Everyone knows that factory farming of animals pioneered here in the Corporate US of A is dangerous to the health of all involved including the humans. Everyone knows that eating cow flesh is probably not a good idea, at least everyday or even 2 or 3 times a week. Goats, sheep, fowl and pigs are much better alternatives.

The most recent genetic analysis[5] confirms the archaeological evidence that the Anatolian Zagros are the likely origin of almost all domestic goats today. Neolithic farmers began to keep them for easy access to milk and meat, primarily, also for their dung, which was used as fuel and their bones, hair, and sinew for clothing, building, and tools.[1] The earliest remnants of domesticated goats dating 10,000 before present are found in Ganj Dareh in Iranian Kurdistan. Domestic goats were generally kept in herds that wandered on hills or other grazing areas, often tended by goatherds who were frequently children or adolescents, similar to the more widely known shepherd. These methods of herding are still used today.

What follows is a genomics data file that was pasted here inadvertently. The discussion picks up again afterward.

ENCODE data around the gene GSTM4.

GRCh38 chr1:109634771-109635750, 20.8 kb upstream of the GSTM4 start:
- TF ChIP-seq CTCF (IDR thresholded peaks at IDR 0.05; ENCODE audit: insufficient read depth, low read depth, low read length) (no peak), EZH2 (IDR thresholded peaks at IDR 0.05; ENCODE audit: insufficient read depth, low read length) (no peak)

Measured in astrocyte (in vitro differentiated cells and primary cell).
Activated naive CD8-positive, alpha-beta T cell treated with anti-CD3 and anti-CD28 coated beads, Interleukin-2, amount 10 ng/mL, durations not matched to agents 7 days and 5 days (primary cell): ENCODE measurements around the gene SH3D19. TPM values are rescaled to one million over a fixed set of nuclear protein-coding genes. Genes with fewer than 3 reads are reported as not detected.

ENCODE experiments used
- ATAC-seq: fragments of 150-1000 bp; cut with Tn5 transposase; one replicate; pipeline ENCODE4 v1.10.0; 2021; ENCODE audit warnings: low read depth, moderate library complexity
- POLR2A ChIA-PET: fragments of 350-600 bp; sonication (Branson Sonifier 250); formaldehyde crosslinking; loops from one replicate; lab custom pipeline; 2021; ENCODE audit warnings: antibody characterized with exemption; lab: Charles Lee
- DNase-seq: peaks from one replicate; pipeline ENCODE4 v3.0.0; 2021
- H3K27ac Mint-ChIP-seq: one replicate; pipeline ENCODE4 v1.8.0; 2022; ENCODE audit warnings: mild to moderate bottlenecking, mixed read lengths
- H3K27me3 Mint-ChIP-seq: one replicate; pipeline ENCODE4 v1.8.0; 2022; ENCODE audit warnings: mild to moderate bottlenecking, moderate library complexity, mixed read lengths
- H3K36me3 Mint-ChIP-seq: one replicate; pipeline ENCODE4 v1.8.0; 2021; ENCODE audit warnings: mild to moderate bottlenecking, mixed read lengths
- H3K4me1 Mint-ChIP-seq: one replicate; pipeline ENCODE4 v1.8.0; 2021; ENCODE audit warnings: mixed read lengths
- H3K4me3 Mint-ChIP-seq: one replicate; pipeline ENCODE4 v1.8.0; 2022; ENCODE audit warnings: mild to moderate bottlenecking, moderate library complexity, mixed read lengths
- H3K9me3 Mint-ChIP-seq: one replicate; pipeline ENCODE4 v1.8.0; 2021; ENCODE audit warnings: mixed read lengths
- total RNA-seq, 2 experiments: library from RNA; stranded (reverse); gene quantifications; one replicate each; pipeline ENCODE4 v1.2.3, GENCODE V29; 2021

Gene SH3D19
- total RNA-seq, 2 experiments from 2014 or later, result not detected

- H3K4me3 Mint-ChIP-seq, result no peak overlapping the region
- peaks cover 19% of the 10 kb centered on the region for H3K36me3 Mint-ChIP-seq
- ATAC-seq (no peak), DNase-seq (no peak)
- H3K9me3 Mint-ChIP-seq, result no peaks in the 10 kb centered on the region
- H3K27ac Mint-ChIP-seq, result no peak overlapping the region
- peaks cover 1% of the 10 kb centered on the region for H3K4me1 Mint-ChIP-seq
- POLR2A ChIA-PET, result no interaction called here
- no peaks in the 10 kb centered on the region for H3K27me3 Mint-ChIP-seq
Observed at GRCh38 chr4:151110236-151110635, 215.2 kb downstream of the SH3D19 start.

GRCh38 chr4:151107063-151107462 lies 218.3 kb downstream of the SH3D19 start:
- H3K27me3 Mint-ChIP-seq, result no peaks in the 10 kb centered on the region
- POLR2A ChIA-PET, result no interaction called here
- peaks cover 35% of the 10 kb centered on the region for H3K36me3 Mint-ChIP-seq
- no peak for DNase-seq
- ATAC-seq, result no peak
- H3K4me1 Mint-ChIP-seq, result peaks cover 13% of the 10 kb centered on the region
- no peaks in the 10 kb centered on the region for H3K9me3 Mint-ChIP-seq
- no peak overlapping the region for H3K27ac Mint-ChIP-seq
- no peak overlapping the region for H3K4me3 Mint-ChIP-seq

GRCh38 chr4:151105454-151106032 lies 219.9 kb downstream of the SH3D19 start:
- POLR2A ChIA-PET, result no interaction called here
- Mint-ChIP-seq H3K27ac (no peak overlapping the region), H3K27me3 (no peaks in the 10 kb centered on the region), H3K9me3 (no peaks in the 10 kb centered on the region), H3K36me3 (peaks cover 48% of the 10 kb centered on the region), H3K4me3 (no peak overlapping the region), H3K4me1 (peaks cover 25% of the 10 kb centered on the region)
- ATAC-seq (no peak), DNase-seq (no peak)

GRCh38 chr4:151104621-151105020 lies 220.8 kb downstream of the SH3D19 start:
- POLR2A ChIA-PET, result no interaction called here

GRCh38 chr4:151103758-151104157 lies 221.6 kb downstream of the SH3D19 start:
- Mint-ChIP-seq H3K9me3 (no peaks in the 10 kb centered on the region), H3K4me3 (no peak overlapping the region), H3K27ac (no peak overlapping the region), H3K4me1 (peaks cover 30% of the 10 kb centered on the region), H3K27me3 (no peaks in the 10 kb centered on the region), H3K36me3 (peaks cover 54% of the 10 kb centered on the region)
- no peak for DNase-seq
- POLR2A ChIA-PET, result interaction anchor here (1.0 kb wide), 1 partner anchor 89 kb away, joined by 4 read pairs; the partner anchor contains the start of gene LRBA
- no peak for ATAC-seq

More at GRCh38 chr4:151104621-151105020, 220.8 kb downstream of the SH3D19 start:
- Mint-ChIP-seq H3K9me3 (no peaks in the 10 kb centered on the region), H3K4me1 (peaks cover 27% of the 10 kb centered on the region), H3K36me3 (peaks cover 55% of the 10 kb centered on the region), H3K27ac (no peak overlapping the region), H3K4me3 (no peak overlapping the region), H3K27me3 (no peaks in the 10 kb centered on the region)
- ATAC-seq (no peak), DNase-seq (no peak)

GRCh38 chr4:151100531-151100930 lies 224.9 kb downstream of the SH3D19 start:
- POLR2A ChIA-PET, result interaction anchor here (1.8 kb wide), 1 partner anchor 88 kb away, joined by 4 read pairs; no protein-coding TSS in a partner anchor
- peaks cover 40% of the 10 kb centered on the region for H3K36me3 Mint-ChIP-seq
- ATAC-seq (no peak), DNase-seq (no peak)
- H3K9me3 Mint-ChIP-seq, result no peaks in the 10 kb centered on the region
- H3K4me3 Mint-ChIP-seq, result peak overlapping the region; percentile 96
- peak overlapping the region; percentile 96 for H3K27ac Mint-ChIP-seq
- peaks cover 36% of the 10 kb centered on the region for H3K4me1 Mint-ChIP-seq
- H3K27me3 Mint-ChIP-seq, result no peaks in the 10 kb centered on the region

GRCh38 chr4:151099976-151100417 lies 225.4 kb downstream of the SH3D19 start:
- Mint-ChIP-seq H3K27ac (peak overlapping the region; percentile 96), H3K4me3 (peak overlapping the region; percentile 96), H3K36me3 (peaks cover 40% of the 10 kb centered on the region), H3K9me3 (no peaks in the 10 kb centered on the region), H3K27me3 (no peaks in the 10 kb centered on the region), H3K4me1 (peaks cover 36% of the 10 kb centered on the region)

Historically, goat hide has been used for water and wine bottles in both traveling and transporting wine for sale. It has also been used to produce parchment


Not to mention that the flesh is wonderful and so are the milk and cheese. They will eat just about anything and everyone should have at least 2. Again it is the GROWTH model that destroys the equilibrium of the planet. Simple is laughed at. People who juice their foods live much long because their foods are fresh and uncooked.

Jack LaLane should know he has been at it for years:



Our GROWTH system even prevents or even worse obliterates local options. When I found out about Pawpaws I was thoroughly amazed:

Cultivation and uses

Asimina triloba is often called prairie banana because of its banana-like creamy texture and flavor.